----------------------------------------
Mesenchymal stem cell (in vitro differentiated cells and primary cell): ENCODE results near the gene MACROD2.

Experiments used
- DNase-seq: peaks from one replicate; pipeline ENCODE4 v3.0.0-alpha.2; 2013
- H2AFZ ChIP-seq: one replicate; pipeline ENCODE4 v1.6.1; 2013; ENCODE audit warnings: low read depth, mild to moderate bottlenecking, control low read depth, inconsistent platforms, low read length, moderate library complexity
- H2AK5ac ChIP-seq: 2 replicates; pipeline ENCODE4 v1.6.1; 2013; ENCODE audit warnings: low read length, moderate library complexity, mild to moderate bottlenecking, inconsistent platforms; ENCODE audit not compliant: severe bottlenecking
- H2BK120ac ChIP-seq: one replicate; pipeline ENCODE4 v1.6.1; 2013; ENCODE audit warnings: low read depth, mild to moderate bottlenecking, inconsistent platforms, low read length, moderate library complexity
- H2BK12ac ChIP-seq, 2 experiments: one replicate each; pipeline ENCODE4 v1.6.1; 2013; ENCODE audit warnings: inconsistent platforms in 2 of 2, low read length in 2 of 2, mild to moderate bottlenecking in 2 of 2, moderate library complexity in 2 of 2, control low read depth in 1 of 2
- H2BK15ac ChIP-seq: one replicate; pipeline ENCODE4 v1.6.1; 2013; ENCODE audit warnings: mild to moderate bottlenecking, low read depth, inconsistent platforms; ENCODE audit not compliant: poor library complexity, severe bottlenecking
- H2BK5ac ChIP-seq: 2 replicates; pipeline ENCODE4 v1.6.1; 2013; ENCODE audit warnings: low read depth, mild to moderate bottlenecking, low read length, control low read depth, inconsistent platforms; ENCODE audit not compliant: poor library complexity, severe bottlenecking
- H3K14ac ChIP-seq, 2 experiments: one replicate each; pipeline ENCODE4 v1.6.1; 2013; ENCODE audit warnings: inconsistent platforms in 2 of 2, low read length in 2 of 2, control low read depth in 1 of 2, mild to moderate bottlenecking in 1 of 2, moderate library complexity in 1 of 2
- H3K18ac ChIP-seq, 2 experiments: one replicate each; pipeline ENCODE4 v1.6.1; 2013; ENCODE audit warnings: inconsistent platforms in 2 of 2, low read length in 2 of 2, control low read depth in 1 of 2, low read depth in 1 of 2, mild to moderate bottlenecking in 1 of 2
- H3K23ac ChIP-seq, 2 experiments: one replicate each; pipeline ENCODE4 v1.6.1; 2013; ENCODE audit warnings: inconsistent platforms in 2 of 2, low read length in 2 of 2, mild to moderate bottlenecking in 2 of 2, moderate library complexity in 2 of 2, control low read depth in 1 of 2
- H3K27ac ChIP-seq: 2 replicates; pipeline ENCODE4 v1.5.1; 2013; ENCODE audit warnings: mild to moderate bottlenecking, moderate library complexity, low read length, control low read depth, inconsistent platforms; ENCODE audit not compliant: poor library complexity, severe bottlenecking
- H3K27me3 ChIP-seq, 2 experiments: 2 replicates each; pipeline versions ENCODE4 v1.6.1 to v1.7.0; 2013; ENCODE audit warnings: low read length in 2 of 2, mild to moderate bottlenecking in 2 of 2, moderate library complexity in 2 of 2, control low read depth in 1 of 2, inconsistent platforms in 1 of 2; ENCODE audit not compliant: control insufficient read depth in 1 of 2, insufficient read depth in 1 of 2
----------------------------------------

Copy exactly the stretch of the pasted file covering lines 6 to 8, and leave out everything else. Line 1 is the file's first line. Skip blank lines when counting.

- H2BK120ac ChIP-seq: one replicate; pipeline ENCODE4 v1.6.1; 2013; ENCODE audit warnings: low read depth, mild to moderate bottlenecking, inconsistent platforms, low read length, moderate library complexity
- H2BK12ac ChIP-seq, 2 experiments: one replicate each; pipeline ENCODE4 v1.6.1; 2013; ENCODE audit warnings: inconsistent platforms in 2 of 2, low read length in 2 of 2, mild to moderate bottlenecking in 2 of 2, moderate library complexity in 2 of 2, control low read depth in 1 of 2
- H2BK15ac ChIP-seq: one replicate; pipeline ENCODE4 v1.6.1; 2013; ENCODE audit warnings: mild to moderate bottlenecking, low read depth, inconsistent platforms; ENCODE audit not compliant: poor library complexity, severe bottlenecking